Kamloops local keeps history of downtown, within downtown, through salvaged red brick
Margot Middleton was on the lookout for red brick for her new house when Kelson Group started their work on their City Gardens project. When she first heard of the group’s new development, little did she know that the answer to her prayers for red brick was much closer to home than she had ever imagined.
“The original text message I got was from my daughter who works at the RCMP office and goes out on daily walks. She knew I had old red bricks on my radar as part of the design for my house build. She texted to say a house on Battle Street was being moved and it looked like there was a bunch of red brick there,” said Middleton.
Middleton immediately made a call to Kelson Group, who put her in touch with Sandi Hall of Hall Environmental.
“I said we were building a new house in the downtown area; it’s a character home, and I am looking for red brick if there is any available. I was told that yes, the brick was available and all they were asking for in return was a donation to be made to a local good cause in the Kamloops area,” she said.
Middleton made arrangements with the crew on the site to pick up the brick with a small group of six people, including her husband, children and grandchildren.
“We appreciated the opportunity and made a donation back to the Western Canada Theatre,” she said.
Middleton’s new house in downtown Kamloops, with husband Mike Waithe, at 1059 Pine Street will soon feature red bricks in their living room fireplace, as well as in a feature wall, all salvaged from the former 435 Battle Street house.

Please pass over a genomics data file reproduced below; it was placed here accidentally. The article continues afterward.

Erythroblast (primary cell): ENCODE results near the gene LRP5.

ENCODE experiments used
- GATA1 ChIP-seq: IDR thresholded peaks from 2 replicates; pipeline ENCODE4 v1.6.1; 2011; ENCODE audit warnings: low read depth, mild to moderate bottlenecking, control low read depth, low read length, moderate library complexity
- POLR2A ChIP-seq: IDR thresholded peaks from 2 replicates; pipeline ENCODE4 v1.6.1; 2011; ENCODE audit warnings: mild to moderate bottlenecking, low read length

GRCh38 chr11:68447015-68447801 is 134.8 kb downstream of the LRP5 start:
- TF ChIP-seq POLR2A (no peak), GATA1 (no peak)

“In the house we are building, we have been trying to utilize used products wherever we can, as opposed to buying new. Wherever we can, the thought of reusing and not having stuff go off to the landfill has been a priority for us,” she said. “We are big on recycling, repurposing, and reusing and Kelson Group making this opportunity available was just perfect.”
Middleton, who has lived in Kamloops for 45 years, has seen the 435 Battle Street house and the other houses from that area, on her walks. While she always admired these houses, she explained that these character homes weren’t really built to last hundreds of years.
“It is really nice to find and pick things that you can salvage and repurpose through these houses,” she said.
According to Middleton, when older homes are no longer viable, we need to do a transformation to create communities that are more walkable, more accessible, and closer to amenities. To achieve all of this, building the downtown upwards to accommodate density, through condos and multi-family homes such as the City Gardens development, is the way to go. And while doing this, maintaining a piece of history, the way the group is doing, was admirable, according to Middleton.
“It is inspiring to have some of the history of that area repurposed,” said Middleton. “It is also so great that they have took the initiative to offer salvaging and recycling, and have it reused by members of the community, not for a price but simply by asking for a donation for a local cause.”